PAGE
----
High turnover of staff has long hampered the sector. It not only leads to the poor outcomes identified above by staff shortages, but also to lack of consistency of care. At its heart, good care is about knowing the person’s needs and wishes, about building relationships with them and the relatives/friends they want to support them. This consistency and familiarity is particularly important for people living with dementia and an ever-changing series of new faces providing intimate and personal care needs can lead to confusion and distress.


Lack of familiarity with care workers and over-reliance on agency staff led to a resident refusing support with personal care and developing problems with hygiene. [Example from anonymous helpline client]


The pandemic has had a significant effect on the morale of the social care workforce and there is an urgent need to build resilience post-Covid-19. It is likely that particular support is required around care worker’s mental health and wellbeing.


Recommendation: steps must be taken to ensure the social care sector is as highly valued as the NHS


The care workforce, even larger than the NHS workforce, is of huge economic importance to the country. Investment in the workforce will not only be good for the staff and for people using care, but will bring benefits to local communities and the country as a whole.


The pandemic has highlighted the disparity between the social care workforce and the NHS workforce. The social care sector must never again be an afterthought.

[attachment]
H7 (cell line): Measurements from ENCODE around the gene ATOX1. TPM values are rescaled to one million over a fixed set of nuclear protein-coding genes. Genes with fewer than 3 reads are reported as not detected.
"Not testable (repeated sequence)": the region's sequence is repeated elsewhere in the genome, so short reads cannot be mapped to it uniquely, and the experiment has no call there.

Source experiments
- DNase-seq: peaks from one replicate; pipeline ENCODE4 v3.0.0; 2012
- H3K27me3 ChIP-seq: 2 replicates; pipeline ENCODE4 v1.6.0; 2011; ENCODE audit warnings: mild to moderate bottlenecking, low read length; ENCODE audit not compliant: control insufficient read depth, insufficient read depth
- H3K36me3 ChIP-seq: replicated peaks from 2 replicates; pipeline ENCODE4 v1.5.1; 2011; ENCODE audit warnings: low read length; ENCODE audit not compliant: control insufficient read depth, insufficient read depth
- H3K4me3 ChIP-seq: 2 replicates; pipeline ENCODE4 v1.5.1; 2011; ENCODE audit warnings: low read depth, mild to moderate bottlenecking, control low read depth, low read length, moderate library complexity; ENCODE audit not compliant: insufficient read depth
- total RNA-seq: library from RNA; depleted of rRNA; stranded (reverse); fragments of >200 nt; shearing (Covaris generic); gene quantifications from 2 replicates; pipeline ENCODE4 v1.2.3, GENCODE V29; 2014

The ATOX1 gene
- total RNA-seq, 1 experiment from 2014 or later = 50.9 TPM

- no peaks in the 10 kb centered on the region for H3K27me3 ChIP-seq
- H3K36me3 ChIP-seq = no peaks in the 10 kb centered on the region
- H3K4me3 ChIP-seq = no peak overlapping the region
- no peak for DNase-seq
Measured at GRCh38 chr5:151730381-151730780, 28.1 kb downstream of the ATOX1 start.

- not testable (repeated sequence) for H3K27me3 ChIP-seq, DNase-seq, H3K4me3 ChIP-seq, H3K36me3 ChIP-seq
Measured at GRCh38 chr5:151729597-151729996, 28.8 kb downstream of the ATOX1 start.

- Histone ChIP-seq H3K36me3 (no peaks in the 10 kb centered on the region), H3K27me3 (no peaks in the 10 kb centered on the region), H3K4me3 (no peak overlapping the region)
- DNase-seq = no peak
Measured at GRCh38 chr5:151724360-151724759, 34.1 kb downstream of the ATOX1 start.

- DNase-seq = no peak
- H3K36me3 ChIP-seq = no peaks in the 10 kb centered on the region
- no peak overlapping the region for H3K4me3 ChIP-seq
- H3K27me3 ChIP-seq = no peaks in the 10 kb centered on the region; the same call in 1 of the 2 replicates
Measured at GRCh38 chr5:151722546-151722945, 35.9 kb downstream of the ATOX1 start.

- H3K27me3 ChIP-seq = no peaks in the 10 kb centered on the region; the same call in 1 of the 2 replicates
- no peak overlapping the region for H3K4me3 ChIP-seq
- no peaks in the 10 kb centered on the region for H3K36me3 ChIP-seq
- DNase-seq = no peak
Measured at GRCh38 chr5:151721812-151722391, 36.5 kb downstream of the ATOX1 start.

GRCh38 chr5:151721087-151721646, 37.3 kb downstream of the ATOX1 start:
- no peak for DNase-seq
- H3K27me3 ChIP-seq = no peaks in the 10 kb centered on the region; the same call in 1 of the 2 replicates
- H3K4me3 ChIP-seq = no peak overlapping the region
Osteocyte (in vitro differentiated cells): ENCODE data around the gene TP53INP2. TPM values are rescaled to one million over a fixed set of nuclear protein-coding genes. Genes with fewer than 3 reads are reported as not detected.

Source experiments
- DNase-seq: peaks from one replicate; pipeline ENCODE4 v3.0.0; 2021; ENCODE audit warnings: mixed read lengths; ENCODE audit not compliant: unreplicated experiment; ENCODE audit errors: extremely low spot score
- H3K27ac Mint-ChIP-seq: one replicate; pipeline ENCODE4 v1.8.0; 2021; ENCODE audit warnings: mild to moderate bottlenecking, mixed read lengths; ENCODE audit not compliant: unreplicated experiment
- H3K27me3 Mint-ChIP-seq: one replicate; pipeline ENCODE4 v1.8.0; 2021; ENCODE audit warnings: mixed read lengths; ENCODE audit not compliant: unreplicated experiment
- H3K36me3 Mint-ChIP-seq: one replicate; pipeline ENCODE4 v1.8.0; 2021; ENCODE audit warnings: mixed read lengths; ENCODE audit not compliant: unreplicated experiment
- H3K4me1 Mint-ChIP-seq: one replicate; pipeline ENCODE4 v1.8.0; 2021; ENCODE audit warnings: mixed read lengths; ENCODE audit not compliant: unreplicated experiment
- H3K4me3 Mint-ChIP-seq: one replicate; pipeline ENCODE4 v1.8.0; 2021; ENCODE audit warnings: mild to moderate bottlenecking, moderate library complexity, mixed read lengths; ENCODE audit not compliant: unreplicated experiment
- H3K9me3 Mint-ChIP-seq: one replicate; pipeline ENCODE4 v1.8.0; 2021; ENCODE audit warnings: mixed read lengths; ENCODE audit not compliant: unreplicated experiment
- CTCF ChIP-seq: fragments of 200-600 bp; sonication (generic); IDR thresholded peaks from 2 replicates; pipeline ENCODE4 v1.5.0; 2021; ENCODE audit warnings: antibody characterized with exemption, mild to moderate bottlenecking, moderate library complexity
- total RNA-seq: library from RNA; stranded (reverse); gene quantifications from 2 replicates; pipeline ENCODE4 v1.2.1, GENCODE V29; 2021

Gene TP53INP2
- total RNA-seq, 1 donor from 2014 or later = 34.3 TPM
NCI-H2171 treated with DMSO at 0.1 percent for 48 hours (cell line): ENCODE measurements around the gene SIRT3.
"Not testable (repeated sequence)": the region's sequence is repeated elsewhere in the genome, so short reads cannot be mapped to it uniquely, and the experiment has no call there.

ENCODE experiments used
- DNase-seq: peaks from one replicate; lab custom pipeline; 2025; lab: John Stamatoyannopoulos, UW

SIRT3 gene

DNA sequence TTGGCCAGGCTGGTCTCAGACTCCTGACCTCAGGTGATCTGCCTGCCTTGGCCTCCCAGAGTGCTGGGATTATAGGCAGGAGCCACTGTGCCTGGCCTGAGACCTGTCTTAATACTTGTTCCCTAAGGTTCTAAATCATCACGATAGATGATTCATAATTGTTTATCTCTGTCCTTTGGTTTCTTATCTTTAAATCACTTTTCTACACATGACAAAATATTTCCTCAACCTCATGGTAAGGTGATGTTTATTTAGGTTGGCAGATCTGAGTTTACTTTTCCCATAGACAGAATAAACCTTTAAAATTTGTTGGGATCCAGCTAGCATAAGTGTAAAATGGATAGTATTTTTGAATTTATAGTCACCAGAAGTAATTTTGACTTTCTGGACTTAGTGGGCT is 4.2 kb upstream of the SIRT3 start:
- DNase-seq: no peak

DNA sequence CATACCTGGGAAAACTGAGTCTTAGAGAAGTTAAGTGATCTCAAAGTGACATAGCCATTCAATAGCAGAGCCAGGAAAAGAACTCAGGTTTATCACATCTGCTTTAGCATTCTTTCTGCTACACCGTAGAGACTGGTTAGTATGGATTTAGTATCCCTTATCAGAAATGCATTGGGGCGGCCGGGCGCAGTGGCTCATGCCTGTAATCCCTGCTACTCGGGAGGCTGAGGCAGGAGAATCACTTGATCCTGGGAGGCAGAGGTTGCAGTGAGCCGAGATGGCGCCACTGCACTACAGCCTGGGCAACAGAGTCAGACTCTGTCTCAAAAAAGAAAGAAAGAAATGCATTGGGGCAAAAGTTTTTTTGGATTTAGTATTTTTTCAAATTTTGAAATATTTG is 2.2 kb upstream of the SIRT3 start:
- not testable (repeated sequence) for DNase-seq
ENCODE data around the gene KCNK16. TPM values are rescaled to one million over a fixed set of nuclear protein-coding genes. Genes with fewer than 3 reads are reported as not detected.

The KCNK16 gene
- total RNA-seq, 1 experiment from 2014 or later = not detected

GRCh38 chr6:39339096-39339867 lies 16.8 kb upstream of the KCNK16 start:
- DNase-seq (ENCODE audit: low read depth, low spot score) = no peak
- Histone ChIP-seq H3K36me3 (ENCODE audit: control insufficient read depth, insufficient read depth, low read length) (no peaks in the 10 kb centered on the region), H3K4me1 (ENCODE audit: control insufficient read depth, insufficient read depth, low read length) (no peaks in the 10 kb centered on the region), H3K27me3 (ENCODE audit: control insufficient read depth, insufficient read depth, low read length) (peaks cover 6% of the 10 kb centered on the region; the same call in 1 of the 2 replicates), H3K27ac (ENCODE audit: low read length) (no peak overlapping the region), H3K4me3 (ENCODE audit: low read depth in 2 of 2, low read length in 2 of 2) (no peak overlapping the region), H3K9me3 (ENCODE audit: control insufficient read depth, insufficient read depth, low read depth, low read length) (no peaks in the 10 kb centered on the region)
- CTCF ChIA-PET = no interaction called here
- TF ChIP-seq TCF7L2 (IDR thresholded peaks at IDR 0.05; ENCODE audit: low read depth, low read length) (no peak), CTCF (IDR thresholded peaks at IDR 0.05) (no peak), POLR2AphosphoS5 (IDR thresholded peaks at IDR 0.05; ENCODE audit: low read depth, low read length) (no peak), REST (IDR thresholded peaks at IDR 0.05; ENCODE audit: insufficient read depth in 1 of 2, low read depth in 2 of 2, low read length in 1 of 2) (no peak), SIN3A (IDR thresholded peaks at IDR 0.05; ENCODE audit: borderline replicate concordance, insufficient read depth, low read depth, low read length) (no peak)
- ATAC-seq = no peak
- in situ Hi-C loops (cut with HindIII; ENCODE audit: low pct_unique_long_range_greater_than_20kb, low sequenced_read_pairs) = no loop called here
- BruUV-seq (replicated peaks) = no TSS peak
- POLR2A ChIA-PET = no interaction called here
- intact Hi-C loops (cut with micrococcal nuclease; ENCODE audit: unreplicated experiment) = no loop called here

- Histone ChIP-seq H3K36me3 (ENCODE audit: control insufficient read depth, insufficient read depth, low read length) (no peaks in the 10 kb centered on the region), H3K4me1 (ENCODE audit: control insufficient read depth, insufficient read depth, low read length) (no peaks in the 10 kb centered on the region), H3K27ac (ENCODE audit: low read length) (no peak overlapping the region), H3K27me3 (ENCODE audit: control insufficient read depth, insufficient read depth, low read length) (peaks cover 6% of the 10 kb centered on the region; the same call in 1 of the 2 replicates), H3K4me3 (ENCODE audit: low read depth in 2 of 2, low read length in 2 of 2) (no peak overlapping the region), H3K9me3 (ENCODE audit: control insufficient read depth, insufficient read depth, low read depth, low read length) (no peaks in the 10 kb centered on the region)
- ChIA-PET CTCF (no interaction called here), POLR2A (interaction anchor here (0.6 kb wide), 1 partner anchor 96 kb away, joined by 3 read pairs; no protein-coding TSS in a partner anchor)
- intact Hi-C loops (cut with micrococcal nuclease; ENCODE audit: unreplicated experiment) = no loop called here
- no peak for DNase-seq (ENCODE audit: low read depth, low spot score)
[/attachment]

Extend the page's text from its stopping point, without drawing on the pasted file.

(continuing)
Recommendation: the status of care workers needs to be aligned with staff in the NHS


Recommendation: there needs to be a better understanding of the care sector and the needs of people using care by the Government and its agencies




Inquiry question:

What changes could be made to the initial and ongoing training of staff in the health and social care sectors in order to help increase the number of staff working in these sectors?


There is a widespread lack of knowledge of care users’ rights amongst care providers. This is due to a lack of training on human rights and care providers legal duties under laws such as the Human Rights Act, Mental Capacity Act and Equality Act. Our helpline hears that staff have little training and on-going support to understand how conditions such as dementia, sensory impairment and pain may affect a person, and how to recognise and engage with more subtle forms of communication. This leads to care users’ rights not being respected or protected. The Government seem unaware of this knowledge gap, making references to these laws in guidance for providers during the pandemic with little recognition of the lack of knowledge of them amongst care workers.


The lack of training and skill development is also a lost opportunity for the sector to nurture and develop talent, building this from the ground upwards to feed into management structures and support the progression of care workers. This in turn would help with retention issues and demonstrate that care is a skilled profession of high value to society.


Recommendation: the knowledge gap in the care sector must be closed


Jan 2022